Air pollution control engineering

The phenomenon of air pollution includes a sequence of events: the generation of pollutants at and their release from a source; their transport and transformation in and removal from the atmosphere; and their effects on human beings, materials, and ecosystems. Generally, either economically infeasible or technically impossible to design processes for absolutely zero emissions of air pollutants, we seek to control the emissions to a level such that effects are either nonexistent or minimized.

Air pollutants are divided into two main groups: particulates and gasses. Because particulates consist of solids and/or liquid material, air pollutants, therefore, encompass all three basic forms of matter. Gaseous pollutants include gaseous forms of sulfur and nitrogen. Particulates may be subdivided into several groups. Atmospheric particulates consist of the solid or liquid material with diameters smaller than about 50 µm. Fine particulates are those with diameters smaller than 3 µm. The term “aerosol” is defined specifically as particulates with diameters smaller than about 30–50 µm (this does not refer to the large particulates from aerosol spray cans). Particulates with diameters larger than 50 µm settle relatively quickly and do not remain in the ambient air.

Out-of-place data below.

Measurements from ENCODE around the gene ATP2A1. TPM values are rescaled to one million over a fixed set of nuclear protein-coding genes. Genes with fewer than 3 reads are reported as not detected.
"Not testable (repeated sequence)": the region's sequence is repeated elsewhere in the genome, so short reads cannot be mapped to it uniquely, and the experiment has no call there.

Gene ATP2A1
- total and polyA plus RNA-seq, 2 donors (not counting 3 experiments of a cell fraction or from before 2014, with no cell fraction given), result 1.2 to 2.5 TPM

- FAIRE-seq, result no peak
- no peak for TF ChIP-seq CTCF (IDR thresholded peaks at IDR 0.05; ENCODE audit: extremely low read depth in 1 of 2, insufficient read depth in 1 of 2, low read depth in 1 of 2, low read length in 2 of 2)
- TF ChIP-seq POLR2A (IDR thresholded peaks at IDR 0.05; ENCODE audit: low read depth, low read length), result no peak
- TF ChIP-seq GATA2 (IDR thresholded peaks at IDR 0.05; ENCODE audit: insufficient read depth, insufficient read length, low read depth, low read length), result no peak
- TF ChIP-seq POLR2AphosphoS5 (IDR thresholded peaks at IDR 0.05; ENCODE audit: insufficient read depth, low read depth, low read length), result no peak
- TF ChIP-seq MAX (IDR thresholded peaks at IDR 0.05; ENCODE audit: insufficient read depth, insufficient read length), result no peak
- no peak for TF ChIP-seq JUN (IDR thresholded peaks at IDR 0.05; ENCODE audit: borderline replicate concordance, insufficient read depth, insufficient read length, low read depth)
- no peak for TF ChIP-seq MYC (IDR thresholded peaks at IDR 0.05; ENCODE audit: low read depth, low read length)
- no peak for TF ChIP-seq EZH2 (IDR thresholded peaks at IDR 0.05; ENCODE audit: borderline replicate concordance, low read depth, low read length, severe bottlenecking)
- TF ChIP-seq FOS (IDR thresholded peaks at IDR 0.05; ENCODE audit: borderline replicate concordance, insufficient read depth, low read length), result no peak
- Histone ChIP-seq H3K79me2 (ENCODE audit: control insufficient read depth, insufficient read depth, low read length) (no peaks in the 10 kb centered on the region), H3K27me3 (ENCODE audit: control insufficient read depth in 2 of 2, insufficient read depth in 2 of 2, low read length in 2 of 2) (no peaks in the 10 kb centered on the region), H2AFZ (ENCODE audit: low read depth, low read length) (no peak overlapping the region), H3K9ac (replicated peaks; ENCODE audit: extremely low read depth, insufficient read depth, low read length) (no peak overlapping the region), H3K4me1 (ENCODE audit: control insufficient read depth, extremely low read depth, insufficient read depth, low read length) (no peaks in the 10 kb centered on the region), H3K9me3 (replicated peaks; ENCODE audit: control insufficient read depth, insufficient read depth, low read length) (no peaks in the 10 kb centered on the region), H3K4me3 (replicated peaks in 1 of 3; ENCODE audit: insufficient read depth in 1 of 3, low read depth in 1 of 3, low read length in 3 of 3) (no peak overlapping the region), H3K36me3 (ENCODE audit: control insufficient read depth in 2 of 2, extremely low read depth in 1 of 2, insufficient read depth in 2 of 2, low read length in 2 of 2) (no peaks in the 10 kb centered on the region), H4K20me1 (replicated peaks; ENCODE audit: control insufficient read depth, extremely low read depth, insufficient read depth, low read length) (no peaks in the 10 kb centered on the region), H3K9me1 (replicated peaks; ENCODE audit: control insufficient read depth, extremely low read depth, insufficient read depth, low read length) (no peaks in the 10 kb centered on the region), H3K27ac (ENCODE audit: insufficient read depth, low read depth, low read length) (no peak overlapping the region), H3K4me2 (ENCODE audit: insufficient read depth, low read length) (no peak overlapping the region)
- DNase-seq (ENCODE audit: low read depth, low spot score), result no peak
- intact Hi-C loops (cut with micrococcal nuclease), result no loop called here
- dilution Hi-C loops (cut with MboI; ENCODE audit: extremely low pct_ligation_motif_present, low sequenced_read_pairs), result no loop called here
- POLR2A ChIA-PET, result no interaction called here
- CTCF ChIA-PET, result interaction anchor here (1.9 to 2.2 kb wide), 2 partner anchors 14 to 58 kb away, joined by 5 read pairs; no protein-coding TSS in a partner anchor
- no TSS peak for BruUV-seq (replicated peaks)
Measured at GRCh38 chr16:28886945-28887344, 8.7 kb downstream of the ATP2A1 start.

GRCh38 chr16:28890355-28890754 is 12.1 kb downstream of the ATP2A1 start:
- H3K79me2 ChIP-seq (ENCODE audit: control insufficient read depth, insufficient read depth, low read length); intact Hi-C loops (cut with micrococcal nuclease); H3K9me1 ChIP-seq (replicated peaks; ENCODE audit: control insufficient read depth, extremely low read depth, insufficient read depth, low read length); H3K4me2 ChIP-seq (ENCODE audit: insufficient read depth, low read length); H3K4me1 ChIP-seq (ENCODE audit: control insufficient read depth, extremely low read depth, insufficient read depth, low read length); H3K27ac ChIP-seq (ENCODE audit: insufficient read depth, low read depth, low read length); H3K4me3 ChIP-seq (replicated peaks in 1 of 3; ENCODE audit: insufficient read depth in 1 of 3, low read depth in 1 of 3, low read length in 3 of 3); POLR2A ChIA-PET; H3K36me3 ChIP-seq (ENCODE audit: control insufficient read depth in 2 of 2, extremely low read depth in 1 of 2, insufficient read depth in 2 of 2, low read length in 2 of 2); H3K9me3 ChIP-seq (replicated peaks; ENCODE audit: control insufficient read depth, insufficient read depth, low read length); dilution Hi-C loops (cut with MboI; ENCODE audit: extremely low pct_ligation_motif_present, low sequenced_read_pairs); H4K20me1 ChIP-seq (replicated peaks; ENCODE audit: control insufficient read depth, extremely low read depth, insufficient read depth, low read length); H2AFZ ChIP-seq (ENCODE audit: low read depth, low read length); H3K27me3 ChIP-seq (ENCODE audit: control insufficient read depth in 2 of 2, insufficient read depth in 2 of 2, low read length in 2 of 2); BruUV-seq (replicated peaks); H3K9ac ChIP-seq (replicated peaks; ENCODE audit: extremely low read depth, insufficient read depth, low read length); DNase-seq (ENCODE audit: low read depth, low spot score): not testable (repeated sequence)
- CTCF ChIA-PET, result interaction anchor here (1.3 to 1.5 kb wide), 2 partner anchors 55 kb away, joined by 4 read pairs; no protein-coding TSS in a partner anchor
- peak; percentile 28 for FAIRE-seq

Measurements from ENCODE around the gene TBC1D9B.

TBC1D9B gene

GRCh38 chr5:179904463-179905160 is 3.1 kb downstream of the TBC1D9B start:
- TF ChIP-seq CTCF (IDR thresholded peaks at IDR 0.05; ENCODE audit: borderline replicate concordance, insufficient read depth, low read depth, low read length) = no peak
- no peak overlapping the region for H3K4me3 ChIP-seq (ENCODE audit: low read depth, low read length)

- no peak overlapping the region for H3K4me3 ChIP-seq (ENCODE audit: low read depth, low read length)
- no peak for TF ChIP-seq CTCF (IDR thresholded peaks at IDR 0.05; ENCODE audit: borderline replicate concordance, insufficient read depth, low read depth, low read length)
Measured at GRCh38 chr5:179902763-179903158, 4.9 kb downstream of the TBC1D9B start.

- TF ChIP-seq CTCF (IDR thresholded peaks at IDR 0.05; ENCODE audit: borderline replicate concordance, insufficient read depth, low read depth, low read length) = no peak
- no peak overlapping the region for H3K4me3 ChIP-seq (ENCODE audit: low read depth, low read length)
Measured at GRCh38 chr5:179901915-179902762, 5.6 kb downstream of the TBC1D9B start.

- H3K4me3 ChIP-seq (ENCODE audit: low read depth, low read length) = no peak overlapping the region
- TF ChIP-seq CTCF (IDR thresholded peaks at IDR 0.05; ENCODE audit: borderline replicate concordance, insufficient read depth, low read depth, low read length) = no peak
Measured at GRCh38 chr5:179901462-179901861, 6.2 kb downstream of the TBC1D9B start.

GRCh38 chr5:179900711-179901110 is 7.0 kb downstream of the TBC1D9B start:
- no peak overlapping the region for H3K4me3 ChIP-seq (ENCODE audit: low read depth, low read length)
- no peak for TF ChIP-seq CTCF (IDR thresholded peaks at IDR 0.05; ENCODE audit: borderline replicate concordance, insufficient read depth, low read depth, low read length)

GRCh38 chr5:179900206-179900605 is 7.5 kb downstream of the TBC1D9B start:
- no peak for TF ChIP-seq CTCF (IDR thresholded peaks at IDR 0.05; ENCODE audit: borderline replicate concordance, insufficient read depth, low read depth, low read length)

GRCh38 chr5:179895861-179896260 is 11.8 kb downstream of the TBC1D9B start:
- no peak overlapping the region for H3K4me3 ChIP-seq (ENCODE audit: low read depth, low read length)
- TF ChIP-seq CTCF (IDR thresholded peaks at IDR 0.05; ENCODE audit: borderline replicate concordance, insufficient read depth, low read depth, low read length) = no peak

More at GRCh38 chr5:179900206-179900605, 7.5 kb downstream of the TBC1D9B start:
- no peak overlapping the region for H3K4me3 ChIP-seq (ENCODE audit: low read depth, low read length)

Theoretically, absorption of a pollutant in a gas phase into a contacting liquid phase occurs when the liquid contains less than the equilibrium concentration of the pollutant. In other words, the pollutant in the gas phase must have some solubility in the liquid phase. For absorption into the liquid phase to occur, the maximum concentration of the same pollutant in the liquid phase must be avoided initially. This is because the concentration difference across the phase boundary is the driving force for absorption to occur between the two phases. Additionally, absorption (mass transfer) from gas into liquid (or vice versa) is dependent on the physical properties of the gas–liquid matrix (e.g., diffusivity, viscosity, density) as well as the conditions of the scrubber system (e.g., temperature, pressure, gas and liquid mass flow rates). Absorption of a pollutant is enhanced by lower temperatures, greater liquid–gas contact surfaces, higher liquid–gas ratios, and the higher concentration of the pollutant in the gas phase (or, alternatively, the lower concentration of the pollutant in the liquid phase). In some instances, elevated pressures are used to give added driving force of the pollutant into the liquid stream as well. Wet scrubbers are often the technology of choice if high removal efficiencies of acid gasses are required.

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